The existence of multiple repABC operons located on different replicons in the same genome implies the presence of different incompatibility groups. We herein showed that when multiple repABC operons coexisted in the same genome, they were well differentiated from one another. We did not find evidence of homologous recombination in these cases; this is not unexpected, since homologous recombination would homogenize the sequences, meaning that the different groups would no longer be compatible with each other. The intergenic region, which encodes a small antisense RNA (a very important determinant for incompatibility), was highly conserved and found to be under high functional restriction, yet it did not have any invariant sites. Although this sequence has changed only minimally due to functional restrictions, it has still accumulated sufficient changes to allow the coexistence of the different incompatibility groups. In agreement with our within-operon analysis, repA and repC were highly conserved, with repC being the most highly conserved between operons (it had the smallest average distance). As mentioned above, repC also had the most homologous recombination events. This suggests that homologous recombination might be reducing the divergence of repC, potentially also explaining the low CAI values for this gene (homologous recombination would be erasing any improvement in the CAI values). In a report on the genome sequence of R. leguminosarum, Young and coworkers suggested that a recent recombination event had taken place, and divergence of RepC was not critical for plasmid compatibility . Here, one of the recombination events detected in repC involved the sequence from pRL8, which is a plasmid of R. leguminosarum 3841.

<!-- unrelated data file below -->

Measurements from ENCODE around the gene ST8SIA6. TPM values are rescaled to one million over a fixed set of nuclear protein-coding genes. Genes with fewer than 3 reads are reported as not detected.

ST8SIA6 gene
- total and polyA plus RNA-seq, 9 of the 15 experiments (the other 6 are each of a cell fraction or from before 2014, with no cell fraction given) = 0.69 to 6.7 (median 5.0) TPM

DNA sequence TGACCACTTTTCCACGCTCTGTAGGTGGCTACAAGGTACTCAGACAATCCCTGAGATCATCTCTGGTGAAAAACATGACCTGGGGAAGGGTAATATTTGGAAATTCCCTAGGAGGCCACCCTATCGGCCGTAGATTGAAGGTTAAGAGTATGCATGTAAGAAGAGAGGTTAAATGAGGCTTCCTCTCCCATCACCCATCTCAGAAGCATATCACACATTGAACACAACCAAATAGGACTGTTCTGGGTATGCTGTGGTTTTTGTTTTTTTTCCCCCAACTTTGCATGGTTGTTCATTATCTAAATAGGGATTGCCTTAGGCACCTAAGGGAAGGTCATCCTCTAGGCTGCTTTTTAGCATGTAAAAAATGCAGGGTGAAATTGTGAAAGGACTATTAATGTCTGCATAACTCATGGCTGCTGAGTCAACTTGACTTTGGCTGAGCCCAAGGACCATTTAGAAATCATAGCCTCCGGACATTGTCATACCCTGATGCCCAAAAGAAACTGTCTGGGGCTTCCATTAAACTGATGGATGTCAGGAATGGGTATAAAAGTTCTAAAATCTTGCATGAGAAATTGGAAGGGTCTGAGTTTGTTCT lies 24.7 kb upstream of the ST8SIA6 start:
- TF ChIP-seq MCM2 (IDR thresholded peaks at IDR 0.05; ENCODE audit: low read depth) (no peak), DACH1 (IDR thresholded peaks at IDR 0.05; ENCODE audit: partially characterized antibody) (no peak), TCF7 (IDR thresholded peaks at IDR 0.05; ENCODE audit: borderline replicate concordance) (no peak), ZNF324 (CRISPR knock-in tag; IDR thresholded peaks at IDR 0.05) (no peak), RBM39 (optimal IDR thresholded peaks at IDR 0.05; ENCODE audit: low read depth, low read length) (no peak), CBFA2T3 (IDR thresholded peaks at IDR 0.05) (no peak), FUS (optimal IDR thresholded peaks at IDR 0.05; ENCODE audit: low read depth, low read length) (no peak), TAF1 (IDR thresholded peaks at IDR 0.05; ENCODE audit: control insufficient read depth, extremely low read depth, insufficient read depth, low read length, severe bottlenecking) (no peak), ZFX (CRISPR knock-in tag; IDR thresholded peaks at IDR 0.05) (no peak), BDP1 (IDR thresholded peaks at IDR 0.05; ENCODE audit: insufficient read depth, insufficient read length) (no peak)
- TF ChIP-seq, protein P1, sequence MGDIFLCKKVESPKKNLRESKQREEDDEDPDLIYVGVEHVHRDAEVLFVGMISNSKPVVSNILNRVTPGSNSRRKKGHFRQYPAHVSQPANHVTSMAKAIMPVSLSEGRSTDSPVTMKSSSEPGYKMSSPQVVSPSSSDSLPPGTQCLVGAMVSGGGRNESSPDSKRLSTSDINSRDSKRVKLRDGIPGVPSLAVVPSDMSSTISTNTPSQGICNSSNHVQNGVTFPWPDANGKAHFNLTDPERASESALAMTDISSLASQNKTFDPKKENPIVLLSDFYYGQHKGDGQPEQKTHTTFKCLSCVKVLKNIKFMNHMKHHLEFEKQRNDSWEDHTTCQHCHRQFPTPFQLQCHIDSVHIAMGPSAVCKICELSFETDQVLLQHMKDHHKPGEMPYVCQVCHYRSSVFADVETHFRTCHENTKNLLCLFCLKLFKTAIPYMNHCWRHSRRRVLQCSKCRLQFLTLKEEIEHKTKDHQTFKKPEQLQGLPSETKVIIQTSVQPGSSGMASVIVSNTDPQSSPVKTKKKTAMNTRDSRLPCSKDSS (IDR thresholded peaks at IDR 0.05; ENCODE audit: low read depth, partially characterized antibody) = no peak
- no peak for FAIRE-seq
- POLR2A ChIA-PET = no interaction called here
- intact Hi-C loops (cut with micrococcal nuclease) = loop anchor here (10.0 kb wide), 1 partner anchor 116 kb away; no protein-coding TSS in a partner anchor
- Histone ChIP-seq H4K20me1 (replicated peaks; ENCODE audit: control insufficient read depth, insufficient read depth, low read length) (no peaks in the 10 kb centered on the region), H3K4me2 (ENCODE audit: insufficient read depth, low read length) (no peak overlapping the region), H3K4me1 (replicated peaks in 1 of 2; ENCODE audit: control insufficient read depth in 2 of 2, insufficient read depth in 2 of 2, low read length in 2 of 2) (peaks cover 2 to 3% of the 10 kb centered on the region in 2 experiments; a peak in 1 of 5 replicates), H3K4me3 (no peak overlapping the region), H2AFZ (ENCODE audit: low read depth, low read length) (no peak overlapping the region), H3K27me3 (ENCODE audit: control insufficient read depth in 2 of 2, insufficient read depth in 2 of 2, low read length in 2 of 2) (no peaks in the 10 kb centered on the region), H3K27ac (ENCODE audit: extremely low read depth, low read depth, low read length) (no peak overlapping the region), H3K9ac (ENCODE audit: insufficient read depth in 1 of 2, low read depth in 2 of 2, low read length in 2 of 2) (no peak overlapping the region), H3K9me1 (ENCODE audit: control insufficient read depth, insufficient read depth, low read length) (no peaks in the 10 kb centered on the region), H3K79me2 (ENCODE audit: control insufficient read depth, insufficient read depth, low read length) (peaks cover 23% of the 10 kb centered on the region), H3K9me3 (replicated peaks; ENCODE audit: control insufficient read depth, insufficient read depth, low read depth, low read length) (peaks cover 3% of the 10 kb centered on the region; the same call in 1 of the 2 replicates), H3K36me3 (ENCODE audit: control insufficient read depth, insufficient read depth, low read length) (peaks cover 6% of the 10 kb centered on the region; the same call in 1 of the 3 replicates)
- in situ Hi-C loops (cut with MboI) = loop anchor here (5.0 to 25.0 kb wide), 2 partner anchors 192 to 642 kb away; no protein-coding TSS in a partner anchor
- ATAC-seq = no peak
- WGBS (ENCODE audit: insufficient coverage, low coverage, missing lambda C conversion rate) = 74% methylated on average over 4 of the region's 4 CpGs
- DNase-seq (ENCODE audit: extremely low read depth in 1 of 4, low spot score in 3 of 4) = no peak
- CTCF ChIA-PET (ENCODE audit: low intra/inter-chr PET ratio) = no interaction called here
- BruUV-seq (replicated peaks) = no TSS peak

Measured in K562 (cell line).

Different repABC operons had distinct levels of adaptation to their host genome, with no two repABC operons presenting the same CAI values. We think that amelioration might be playing a role in the adaptation of repABC operons to their hosts. Plasmids p42a and p42d were suggested to be newly acquired plasmids based on their lower GC values, poor conservation, and poor functional connectivity with the rest of the genome . These two plasmids had the worst CAI values, implying that they are not well adapted to their host's genome. In contrast, the operon from p42f, which appeared to be the oldest plasmid harbored within R. etli CFN42, had the highest CAI values, suggesting that this operon is highly adapted. These findings indicate that the longer a repABC operon coexists with its host genome, the more adapted the operon becomes. This may result in more effective replication and partitioning processes. As well plasmids, which had the most adapted operons, presented essential genes as well; for instance plasmids pRL11, pRL12, and pRL10, which all have essential genes , had the operons with higher CAI values than the rest of plasmid of R. leguminosarum 3841.